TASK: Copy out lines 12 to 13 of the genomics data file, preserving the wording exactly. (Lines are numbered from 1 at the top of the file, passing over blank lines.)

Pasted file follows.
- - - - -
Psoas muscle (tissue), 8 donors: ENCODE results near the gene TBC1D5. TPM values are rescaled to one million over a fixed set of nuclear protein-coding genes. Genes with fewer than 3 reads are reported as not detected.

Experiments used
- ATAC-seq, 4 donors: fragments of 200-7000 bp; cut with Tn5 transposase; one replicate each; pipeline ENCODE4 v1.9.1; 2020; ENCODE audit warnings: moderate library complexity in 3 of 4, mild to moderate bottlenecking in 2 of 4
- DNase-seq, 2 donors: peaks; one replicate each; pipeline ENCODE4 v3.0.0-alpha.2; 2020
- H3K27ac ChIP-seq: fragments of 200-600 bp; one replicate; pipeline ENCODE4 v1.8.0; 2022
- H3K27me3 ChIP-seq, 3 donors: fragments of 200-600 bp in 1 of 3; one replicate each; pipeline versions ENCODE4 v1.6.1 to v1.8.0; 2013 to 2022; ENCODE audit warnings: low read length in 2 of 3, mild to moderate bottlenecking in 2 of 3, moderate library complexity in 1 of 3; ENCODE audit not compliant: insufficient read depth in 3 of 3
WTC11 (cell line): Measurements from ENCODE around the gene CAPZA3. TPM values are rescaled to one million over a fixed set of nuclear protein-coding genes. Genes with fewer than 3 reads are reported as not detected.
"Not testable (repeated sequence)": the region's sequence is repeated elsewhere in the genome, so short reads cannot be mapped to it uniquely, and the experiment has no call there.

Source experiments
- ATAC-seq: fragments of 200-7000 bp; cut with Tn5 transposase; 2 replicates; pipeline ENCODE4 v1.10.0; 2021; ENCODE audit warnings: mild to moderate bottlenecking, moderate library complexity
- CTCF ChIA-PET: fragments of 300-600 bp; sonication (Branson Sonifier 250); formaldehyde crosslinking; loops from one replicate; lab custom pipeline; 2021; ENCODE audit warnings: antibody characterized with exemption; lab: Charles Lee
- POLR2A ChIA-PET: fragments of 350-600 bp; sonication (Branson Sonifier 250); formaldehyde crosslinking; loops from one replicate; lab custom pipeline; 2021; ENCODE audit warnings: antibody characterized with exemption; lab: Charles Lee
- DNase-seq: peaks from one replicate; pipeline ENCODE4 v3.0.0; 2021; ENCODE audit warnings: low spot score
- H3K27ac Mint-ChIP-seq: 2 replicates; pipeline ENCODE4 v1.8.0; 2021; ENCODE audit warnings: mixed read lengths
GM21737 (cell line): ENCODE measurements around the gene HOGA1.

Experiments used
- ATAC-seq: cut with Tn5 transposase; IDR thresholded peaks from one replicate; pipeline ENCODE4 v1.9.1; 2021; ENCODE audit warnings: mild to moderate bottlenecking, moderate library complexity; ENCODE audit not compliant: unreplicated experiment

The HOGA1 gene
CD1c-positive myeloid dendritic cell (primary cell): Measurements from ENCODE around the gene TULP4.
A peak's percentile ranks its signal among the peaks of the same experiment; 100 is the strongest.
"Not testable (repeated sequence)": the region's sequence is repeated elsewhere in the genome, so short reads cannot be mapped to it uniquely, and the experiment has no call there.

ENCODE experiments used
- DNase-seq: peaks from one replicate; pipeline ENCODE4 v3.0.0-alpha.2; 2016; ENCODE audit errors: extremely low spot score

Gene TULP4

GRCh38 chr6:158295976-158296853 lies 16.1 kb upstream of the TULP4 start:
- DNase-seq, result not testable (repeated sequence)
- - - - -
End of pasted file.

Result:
- POLR2A ChIA-PET: fragments of 350-600 bp; sonication (Branson Sonifier 250); formaldehyde crosslinking; loops from one replicate; lab custom pipeline; 2021; ENCODE audit warnings: antibody characterized with exemption; lab: Charles Lee
- DNase-seq: peaks from one replicate; pipeline ENCODE4 v3.0.0; 2021; ENCODE audit warnings: low spot score